Lauren Beukes’s new novel, Bridge, introduces us to the titular character who finds herself adrift in life. Bridge dropped out of a business-degree program and now works full-time at a bookstore, regretting not pursuing her passion for film. She is unsure of what she truly wants or who she really is. In contrast, her best friend Dom, a nonbinary Puerto Rican artist, is self-assured and knows exactly who they are.
The story begins with Bridge’s mother, Jo, a larger-than-life neuroscientist, passing away from brain cancer. While Bridge and Dom are handling the post-death logistics at Jo’s house, they stumble upon a “dreamworm” – a strange cocoon-like object that evokes memories for Bridge. In a disgustingly intriguing moment, Bridge instinctively consumes a piece of the dreamworm and discovers that it serves as a portal to other worlds. By ingesting the dreamworm, Bridge can swap consciousness with alternate versions of herself in different universes, providing her with a unique opportunity to understand her true self. Furthermore, Jo has left behind clues hinting that she is alive and hiding in another universe, waiting for Bridge to find her.
Unfortunately, Bridge is not the only one searching for her mother. A hunter named Amber is determined to destroy the dreamworm and eliminate anyone who has used it. Amber possesses a psychic connection with her other selves in various universes, making her relentless in her pursuit. As an ex-military figure, her hivemind capability amplifies the horror of her character, turning her into an emotionless mission-driven entity.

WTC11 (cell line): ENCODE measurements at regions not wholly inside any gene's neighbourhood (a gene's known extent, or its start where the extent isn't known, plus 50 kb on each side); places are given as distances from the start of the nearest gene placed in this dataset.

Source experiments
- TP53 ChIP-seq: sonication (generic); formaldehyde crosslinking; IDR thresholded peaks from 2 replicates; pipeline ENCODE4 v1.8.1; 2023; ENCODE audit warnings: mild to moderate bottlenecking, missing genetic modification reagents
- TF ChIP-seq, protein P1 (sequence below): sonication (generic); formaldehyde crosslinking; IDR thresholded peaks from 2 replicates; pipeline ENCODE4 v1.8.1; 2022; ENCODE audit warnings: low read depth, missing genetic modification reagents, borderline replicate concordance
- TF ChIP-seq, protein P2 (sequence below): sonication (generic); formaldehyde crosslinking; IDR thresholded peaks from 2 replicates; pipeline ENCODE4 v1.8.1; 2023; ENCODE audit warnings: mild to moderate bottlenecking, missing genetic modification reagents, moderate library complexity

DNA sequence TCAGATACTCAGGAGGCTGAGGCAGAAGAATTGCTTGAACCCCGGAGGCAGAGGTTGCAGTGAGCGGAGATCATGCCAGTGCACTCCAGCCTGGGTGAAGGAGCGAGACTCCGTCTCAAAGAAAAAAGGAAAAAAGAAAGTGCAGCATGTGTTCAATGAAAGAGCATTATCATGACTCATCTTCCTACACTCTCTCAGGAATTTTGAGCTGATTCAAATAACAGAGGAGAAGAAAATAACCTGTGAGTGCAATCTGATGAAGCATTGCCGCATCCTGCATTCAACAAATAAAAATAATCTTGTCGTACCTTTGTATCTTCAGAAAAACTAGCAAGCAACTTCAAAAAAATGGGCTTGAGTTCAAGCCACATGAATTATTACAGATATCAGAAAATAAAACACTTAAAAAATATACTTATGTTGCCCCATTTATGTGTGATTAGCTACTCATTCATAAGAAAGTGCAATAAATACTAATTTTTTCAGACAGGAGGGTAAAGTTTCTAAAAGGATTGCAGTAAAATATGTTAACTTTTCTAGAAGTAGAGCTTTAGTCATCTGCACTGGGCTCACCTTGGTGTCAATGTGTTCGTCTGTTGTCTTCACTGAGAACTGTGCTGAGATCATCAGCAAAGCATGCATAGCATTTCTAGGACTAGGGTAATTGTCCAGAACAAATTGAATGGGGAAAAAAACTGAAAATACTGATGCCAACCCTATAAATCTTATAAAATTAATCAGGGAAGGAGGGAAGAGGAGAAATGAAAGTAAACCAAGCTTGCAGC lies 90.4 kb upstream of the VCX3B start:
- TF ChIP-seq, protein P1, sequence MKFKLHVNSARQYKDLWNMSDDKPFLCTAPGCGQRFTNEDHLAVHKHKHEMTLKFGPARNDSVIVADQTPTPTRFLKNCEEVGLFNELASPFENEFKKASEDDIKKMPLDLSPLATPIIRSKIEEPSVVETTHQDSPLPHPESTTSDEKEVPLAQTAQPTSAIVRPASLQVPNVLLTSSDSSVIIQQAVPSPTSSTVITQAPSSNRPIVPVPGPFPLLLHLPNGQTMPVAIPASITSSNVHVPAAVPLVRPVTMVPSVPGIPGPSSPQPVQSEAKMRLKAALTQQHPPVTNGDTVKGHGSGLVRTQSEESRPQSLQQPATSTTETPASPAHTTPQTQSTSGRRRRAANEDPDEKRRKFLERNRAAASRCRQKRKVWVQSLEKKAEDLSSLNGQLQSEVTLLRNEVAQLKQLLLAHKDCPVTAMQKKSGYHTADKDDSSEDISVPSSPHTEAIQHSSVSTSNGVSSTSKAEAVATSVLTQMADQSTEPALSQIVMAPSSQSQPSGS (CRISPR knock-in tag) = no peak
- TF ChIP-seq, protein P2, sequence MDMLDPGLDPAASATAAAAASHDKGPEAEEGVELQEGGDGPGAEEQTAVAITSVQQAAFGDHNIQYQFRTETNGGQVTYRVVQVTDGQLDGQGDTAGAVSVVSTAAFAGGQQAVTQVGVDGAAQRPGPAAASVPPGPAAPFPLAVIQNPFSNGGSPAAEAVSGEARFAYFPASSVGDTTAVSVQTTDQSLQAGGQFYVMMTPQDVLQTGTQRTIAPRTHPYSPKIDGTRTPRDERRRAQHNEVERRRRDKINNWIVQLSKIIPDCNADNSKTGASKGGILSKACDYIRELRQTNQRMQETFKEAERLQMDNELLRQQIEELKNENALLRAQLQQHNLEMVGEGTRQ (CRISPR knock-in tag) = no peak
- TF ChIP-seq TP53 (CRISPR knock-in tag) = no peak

The narrative structure mirrors the characters’ consciousness jumping between different bodies. At times, we inhabit Amber and Jo’s perspectives, while other times we follow Bridge or one of the alternate versions of herself. Despite the multiple viewpoints, Beukes’s storytelling remains concise and the pacing never wavers as Bridge explores different worlds desperately searching for her mother before Amber does.
Although the novel touches upon the ethical implications of body-swapping, it does not delve deeply into this theme. Additionally, some emotional moments, such as Dom’s unwavering loyalty to Bridge or Bridge’s determination to find her mother despite Jo’s neglect, could have been more fleshed out.
Nevertheless, these minor drawbacks do not overshadow the enjoyment of reading the book. Beukes’s excitement in crafting the story is evident, from the thrilling action sequences to the grotesque imagery of the dreamworm. Amidst the excitement, Beukes also poses a thought-provoking question: How do we shape our identities and become the people we are?
In conclusion, Lauren Beukes’s Bridge is a trippy and exhilarating novel that takes readers on a thrilling journey through multiple universes. Despite a few narrative gaps, the book remains a pleasure to read, showcasing the author’s enthusiasm and skillful storytelling.